Thursday, October 19, 2017

The Taking of K-129

I picked up this new book mostly for the subtitle: How the CIA used Howard Hughes to steal a Russian Sub in the most covert operation in history. Non-fiction is non-fiction. Hopefully it's informative and engaging, but rarely is it earth shattering. I loved this book, though. This isn't one I was paid to read and it doesn't offer any real insight into life and purpose - it's just fun.

Rarely do you find a piece of history so interesting that's not already in the common knowledge. A few books have been written about Operation Azorian, but it was all new to me. In 1968 a Russian nuclear sub had an accident and sunk, mostly intact, in 17,000 feet of North Pacific water.
The US wanted to recover the nukes and any coding information on board and thus concocted a crazy scheme to essentially invent a whole slew of new technology and build a huge, experimental ship, strictly for this purpose.

We could get caught up in the follies of war or the economics of spending $250m in 1970s dollars for such a project, but I'd rather just focus on the well-written, enthralling history of this unlikely mission. Josh Dean gives detail, but not so much as to bog the story down. He gives background that's interesting and mostly leaves out what's not. It's a pretty dense 450 pages, but they fly by with great anticipation. Chapters are short, and it reads like a novel.

Being a real story, the ending is a bit of a letdown, but there's great joy in discovering and learning about a really fascinating piece of history. I didn't really have a blog post topic for today I was excited about, but if even four or five of you pick up this book, the time and space will be worth it. I think a lot of my regular readers would really appreciate The Taking of K-129.

Tuesday, October 17, 2017

Click Bait with Depth

So, I've been sitting on this for a while. I clicked on some click bait a while back - I do that occasionally, I'm sad to admit. It was about a man who refused to take off his Marine Corps hat for his driver's license photo. You may have seen it around. Essentially, the story was that an older gentleman was asked to remove his hat for the photo, as is general practice, but he refused, pointing to a man allowed to keep his turban on. When told the only exemption is for religious items worn daily, he claimed his hat was such an item and, after a flurry of phone calls, was allowed to wear it for the photo.

We have no real way of knowing if this is true. Even Snopes says it's anybody's guess, although the details are plausible. I believe the quote from the story is that his marine corps oath was "to one nation under God, which makes it as good as religion." Whether fabricated or not, it's a pretty telling statement about the perception of nationalism and the ways in which Christianity has been distorted to serve powerful and violent interests. We've essentially sanctified "common sense," when the gospel is foolishness to the wisdom of the world.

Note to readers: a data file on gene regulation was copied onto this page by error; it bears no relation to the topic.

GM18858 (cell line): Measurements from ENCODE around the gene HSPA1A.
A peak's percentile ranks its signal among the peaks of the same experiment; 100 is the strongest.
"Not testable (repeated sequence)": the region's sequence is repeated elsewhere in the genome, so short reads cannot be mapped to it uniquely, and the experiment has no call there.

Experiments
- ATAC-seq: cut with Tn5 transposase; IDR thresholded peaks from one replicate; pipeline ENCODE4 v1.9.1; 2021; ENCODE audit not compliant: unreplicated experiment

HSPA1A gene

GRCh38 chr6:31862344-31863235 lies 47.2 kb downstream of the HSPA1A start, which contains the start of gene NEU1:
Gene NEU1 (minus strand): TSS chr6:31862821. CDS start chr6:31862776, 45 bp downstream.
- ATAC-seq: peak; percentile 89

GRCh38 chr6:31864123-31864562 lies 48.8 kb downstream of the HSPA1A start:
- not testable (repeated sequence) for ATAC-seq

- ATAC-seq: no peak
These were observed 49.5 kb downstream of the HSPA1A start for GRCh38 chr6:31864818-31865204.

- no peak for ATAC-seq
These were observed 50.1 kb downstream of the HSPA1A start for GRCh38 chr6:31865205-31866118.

What's more telling, perhaps, is that this was designed to get people clicking. It's popular. It's the kind of feel good story people are willing to read and share. I sure hope my Christian friends are uncomfortable with it, but I've also seen plenty defend this kind of analogy. I've long heard people say you can serve God and country as long as you have them in the right order. Those are often the same people who say its un-American to welcome immigrants, for example - without much thought to Biblical teaching on the matter; who choose war over peace.

It's a broad brush and perhaps the characterization doesn't fit you - for that I'm glad - but it's been true in enough of my conversations to warrant comment. We simply can't combine nationalism and Christianity - even if there is some purported "right" order of allegiance, in any conglomeration of the two, Christianity always loses. Power is a wily foe - it's why Jesus says a man cannot serve both God and Mammon. We typically take that to mean "money," and greed is probably the best translation, but it's not always about money. Greed speaks to accumulation, typically at the expense of others. This is a power game.

When we seek to be "the best country in the world," there's tacit implications that this means others are less good. Perhaps we could be the best country in the world while also helping the rest of the world to achieve what we have. However, our typical fallback for maintain "greatness" is not magnanimous generosity and sacrifice; it's military might, force, and power. We hoard those things and in doing so, give worship and honor to Mammon.

The guy in the click bait, if he really exists, has nobly given his life to a certain set of principles and assumptions. They're "noble" in every sense of our vernacular, but they're not Christian values and the Church can't continue to strain between two pillars moving in opposite directions. That edifice, of God and country, is simply unstable. Better for it to fall and us pick up the pieces than to kill ourselves in an unwinnable task.

That's not to say nationalism or American patriotism doesn't have elements of true virtue embedded within it - just that they're in service to a worldview that's dead and dying. The sooner we cut the cord, the better we're all going to be.